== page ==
Authorities in Queensland and New South Wales say there have been increased reports since September of sick and dead flying-foxes in an area stretching from northern NSW up to Gladstone in Queensland.
Many of the animals found on the ground have been highly emaciated and dehydrated.
Queensland’s Department of Environment and Science said flying foxes in trees had been exhibiting behaviours consistent with malnourishment, such as remaining in food trees instead of returning to their normal roost areas during the day.
The two main species affected are the grey-headed flying fox – a threatened species listed as vulnerable under Australian environment laws – and the black flying fox.
Grey-headed flying foxes are suffering from food shortages at a crucial stage of their breeding cycle, right when mothers have dependent pups on board. Photograph: Nick Edards
Carers and experts believe the cause is the prolonged dry conditions in eastern Australia, which has reduced the availability of food sources such as tree blossom.
Land clearing and development in flying-fox habitat also reduces the availability of food, but the pattern of prolonged warm and dry weather, as well as recent bushfires, has exacerbated the situation.
Tania Bishop, a wildlife veterinarian based in Queensland who has worked with flying foxes for 20 years, said the impact of dry winds and low humidity on the animals had led to what vets and carers were calling a “starvation event”.
“I haven’t ever seen the degree of emaciation and animals in as bad condition as I have this year,” Bishop said.
“The most shocking picture I’ve taken away from the last couple of weeks is a lot of animals that have come in looking like they’ve been mummified, that’s how dehydrated they were.”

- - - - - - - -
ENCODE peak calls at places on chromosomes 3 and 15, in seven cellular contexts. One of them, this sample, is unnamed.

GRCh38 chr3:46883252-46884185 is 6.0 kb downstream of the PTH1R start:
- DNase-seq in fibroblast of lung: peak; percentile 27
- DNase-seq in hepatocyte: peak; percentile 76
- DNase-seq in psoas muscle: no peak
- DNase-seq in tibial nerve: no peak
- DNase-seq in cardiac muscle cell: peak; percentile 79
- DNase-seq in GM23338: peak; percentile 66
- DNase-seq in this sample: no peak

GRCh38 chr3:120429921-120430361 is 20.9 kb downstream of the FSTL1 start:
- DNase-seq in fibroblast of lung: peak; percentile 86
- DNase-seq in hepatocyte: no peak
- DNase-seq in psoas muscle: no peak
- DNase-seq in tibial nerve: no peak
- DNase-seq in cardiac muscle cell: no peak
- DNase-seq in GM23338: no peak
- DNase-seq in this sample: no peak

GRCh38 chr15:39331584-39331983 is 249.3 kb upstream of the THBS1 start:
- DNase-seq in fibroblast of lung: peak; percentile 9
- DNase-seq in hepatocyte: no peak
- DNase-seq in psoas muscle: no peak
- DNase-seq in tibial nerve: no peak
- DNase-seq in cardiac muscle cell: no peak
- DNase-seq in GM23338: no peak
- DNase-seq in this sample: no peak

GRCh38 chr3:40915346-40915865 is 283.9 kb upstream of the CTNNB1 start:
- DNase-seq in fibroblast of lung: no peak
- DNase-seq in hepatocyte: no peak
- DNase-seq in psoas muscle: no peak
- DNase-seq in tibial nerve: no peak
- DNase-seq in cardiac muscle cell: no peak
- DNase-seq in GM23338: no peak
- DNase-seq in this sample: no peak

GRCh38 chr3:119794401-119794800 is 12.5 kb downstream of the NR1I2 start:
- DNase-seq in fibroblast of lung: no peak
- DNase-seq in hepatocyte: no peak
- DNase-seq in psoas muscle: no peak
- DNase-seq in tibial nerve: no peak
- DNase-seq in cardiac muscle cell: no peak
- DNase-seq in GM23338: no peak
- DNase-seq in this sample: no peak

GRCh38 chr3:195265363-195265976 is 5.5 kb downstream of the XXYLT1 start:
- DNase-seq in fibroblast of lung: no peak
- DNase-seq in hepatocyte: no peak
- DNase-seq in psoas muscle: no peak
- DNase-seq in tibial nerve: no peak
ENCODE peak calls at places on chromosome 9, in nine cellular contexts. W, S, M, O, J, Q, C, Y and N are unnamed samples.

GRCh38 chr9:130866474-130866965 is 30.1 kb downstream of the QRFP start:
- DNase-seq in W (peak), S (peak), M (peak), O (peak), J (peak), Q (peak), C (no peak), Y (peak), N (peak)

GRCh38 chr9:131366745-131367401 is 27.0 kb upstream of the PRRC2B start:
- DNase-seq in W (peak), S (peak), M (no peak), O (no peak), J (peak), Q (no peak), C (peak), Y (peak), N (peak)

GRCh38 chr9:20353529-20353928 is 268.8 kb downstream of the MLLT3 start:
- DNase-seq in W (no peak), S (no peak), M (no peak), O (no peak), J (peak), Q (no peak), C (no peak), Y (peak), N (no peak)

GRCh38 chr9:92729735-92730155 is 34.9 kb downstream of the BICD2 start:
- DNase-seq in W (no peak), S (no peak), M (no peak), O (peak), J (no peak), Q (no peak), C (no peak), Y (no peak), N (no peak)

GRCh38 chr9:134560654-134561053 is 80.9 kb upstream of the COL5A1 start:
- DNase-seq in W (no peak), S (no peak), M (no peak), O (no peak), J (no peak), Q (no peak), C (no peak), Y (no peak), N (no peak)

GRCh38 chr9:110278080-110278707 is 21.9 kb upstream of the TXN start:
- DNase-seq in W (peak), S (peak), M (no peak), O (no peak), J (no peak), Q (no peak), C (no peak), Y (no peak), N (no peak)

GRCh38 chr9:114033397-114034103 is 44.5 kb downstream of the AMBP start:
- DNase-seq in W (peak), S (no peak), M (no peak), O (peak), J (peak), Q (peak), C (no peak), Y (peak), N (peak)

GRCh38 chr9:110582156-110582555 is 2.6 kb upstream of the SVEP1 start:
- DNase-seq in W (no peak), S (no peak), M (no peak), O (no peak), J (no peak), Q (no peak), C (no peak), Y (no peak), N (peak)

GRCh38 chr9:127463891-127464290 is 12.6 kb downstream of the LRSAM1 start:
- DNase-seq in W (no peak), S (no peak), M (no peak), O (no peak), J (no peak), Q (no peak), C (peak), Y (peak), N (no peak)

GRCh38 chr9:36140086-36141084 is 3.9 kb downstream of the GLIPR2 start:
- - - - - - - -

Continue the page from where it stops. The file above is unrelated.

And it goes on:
Bishop said carers were taking in a disproportionate number of female flying foxes of breeding age during what would normally have been breeding season.
“They should be well and truly into their pregnancy by now and they’re either not pregnant or they come in so thin they ultimately lose their babies,” she said.
She said the baby animals that had been born were incredibly underweight.
An emaciated baby black flying foxes is nursed by a carer. Photograph: Mandi Griffith
“The very frightening thing about the grey-headed flying fox being affected is that their status is already threatened,” she said.
“The concern is what has this done to the already vulnerable status of the species?”
Evan Quartermain, the Australian head of programs for Humane Society International, said carers and vets working on the ground to assist the flying foxes would need support.
“With so many animals in need of care already and a high likelihood that heat-stress events will hit bats again this summer, it’s imperative that authorities roll out all the support they can for volunteer wildlife carers bearing the brunt of this crisis,” he said.
A spokesman for the Queensland Department of Environment and Science said the total impact on flying-fox populations was difficult to estimate accurately, but it was being closely monitored by the department, the CSIRO, local governments and wildlife carers.
He said the government strongly advised members of the public not to touch flying foxes, even if they appeared to be dead, as it was easy to be bitten or scratched when trying to help or move the animals.
“A small portion of flying-foxes carry a virus (the Australian bat lyssavirus) which can be transmitted to humans through contact with saliva … from the animals,” he said.
The spokesman said anyone who spots a sick or injured flying fox should call the RSPCA on 1300 ANIMAL (1300 264 625) to report it and a vaccinated carer will be contacted to rescue and care for the animal.
A spokeswoman for the NSW Department of Planning, Industry and Environment said there had been reports of animals roosting in residential areas rather than returning to their usual camps.
“Throughout October there have been reports of malnourished and dead flying foxes in south-eastern Queensland and northern NSW. This is occurring as a result of a food shortage, which is attributed to unfavourable weather conditions impacting the availability of nectar,” she said.